Go green: One of the beautiful things about blending up a green drink is all the different variations you can make. Pull out your blender, grab some greens, and start mixing!
Fertility Challenges in the Summer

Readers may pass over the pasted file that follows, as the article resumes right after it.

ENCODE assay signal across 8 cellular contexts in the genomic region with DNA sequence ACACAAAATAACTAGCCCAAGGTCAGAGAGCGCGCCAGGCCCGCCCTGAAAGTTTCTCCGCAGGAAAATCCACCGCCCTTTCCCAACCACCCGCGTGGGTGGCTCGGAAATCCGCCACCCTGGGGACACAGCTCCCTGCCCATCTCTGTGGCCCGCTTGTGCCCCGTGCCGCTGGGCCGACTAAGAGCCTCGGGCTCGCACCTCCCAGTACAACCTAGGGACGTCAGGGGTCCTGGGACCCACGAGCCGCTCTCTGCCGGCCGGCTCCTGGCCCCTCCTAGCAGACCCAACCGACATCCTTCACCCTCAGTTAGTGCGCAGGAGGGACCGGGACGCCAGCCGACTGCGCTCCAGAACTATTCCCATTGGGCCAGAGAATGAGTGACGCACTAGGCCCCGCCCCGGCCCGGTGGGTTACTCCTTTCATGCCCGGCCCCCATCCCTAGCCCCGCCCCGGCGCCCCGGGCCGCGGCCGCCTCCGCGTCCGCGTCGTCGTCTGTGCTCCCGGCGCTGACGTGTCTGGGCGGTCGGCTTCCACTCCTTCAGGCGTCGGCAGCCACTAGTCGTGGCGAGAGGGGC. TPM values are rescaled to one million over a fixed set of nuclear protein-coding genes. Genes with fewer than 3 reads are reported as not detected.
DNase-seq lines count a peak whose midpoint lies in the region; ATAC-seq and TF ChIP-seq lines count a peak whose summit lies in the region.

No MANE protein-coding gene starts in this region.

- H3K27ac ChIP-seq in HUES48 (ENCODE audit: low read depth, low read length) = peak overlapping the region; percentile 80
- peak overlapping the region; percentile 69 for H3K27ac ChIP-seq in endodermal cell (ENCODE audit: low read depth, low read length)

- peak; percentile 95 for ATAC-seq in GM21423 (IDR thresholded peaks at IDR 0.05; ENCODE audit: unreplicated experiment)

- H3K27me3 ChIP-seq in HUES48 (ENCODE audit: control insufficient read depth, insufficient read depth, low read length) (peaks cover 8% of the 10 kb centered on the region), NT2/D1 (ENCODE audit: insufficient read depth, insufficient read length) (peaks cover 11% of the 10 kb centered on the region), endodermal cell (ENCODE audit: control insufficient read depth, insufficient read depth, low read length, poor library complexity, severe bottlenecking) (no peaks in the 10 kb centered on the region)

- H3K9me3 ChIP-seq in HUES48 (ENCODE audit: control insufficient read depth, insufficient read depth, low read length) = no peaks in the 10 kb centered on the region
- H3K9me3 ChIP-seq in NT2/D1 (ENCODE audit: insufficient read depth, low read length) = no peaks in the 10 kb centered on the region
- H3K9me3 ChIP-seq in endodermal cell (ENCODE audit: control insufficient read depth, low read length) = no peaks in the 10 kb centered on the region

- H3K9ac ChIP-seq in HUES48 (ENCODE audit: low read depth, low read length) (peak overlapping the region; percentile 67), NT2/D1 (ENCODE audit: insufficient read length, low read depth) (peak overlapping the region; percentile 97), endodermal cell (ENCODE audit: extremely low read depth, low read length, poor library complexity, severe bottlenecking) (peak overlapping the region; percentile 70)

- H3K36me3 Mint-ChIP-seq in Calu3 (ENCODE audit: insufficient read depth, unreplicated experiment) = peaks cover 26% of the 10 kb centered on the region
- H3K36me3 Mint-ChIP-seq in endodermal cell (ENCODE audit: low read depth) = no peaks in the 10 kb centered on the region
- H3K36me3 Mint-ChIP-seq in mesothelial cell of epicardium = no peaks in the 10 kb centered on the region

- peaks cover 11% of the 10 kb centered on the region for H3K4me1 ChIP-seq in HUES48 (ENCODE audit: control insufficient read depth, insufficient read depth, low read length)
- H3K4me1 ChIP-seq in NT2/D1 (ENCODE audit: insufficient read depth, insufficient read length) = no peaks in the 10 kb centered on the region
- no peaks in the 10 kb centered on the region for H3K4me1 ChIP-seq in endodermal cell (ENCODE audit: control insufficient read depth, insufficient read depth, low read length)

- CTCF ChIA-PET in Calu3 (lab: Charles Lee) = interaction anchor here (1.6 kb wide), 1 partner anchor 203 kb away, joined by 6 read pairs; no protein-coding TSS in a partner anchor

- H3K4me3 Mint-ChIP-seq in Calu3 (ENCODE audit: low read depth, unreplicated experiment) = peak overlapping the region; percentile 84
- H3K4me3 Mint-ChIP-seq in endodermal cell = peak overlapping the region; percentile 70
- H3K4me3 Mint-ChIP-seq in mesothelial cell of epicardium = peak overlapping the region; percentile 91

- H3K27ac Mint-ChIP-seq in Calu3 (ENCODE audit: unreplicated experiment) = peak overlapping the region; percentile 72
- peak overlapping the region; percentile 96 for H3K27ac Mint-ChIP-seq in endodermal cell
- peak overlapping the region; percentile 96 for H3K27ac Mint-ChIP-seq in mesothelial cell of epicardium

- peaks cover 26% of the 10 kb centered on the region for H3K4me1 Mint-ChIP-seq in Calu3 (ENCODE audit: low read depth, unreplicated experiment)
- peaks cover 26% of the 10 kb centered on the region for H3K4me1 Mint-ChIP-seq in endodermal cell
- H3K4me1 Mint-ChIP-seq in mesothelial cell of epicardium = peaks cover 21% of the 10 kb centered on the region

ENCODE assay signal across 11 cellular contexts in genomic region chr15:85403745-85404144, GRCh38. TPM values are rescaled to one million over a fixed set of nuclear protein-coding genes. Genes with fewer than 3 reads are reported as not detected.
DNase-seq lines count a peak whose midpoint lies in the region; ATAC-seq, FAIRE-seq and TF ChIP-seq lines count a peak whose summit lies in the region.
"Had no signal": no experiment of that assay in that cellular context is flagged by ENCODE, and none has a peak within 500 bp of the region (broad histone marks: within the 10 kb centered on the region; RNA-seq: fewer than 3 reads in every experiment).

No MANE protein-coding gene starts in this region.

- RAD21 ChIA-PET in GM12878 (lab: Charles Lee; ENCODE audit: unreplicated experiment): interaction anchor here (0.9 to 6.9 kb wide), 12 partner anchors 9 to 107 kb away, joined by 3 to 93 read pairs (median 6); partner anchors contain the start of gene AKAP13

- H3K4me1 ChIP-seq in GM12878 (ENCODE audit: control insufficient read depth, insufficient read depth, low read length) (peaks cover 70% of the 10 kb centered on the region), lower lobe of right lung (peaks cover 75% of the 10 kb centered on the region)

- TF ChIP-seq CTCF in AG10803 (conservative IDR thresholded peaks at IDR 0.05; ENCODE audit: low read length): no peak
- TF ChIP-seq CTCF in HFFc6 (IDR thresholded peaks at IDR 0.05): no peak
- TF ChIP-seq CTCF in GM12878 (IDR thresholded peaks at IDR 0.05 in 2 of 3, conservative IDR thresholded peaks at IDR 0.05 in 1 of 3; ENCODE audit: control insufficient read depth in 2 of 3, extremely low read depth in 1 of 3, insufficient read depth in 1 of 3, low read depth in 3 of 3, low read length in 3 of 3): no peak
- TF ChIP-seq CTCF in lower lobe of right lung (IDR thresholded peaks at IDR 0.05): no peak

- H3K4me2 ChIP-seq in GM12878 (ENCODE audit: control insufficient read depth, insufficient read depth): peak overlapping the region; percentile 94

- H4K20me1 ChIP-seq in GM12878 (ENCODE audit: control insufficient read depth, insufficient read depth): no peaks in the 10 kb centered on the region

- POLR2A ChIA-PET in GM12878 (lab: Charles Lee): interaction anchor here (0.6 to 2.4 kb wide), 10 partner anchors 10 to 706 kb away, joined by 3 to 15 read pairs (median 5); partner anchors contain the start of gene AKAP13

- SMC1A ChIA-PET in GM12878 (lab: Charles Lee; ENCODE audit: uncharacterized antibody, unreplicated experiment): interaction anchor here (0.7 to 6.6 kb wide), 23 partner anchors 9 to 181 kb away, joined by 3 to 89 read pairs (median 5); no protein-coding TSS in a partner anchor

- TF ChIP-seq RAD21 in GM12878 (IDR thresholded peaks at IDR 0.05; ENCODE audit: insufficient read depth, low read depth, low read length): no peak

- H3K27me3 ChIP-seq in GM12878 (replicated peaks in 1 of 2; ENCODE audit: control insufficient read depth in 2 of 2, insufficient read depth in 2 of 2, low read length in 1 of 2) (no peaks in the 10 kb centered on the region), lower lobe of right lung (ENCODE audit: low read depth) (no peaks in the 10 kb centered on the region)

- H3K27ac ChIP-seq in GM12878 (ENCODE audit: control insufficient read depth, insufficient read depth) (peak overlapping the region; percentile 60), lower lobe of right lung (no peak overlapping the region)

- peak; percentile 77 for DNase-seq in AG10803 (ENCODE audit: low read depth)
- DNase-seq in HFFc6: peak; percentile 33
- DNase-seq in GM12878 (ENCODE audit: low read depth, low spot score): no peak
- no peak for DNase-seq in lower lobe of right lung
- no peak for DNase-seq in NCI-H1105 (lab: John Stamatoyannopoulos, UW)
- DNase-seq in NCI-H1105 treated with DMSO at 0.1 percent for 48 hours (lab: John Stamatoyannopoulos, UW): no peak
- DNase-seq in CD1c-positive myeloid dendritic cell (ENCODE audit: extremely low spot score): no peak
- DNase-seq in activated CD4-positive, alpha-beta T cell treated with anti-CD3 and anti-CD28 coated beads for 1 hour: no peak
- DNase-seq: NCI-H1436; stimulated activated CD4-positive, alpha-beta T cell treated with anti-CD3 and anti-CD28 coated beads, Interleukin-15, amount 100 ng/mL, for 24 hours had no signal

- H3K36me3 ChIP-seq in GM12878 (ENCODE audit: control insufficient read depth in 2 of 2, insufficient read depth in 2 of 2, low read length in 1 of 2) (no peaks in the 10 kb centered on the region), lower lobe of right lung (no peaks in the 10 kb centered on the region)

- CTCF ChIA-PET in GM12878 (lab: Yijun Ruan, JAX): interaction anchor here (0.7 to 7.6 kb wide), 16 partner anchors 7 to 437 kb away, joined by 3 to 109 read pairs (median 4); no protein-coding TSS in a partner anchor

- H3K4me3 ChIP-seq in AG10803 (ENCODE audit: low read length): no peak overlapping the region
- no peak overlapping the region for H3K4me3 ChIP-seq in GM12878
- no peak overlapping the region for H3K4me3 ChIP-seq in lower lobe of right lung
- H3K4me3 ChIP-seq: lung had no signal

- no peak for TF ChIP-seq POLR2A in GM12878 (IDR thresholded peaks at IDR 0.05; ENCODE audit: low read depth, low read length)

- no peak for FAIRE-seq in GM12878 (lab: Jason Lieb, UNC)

Summer IS the best season to boost fertility and get your body ready to conceive. But the season brings some fertility challenges, too.Sunscreen use goes up in the summer, as I mentioned, and many conventional sunscreens pose health risks to mother and baby. (For more on sunscreen safety, go here.) There’s also more exposure to herbicides and pesticides which end up on lawns, parks in suburban areas, and sprayed overhead, if you live in an agricultural area. The toxins in these products are especially hard on the body’s endocrine system, which regulates reproductive hormones.The summers also bring their fair share of heavy smog days. And the number of air quality alert (especially for us city dwellers) has gone up in recent years with the wildfires in Canada and out West. To protect yourself from these fertility-disrupting toxins and air particles, practice sun safety and avoid lawns and other garden areas that have been treated with chemicals. And when you return home, leave your shoes at the front door. Shoes come into contact with pesticides and herbicides that run off onto sidewalks or that linger in grassy spots, and when we wear our shoes at home, the chemicals get tracked through our house and leave us vulnerable to exposure.Pay attention to weather reports and air quality alerts and take precautions to avoid outdoor air on the heaviest smog days.Always remember that once you have the right information about how your body really works, you can start making health choices that finally start to work for you! You can do this – the science of your body is on your side!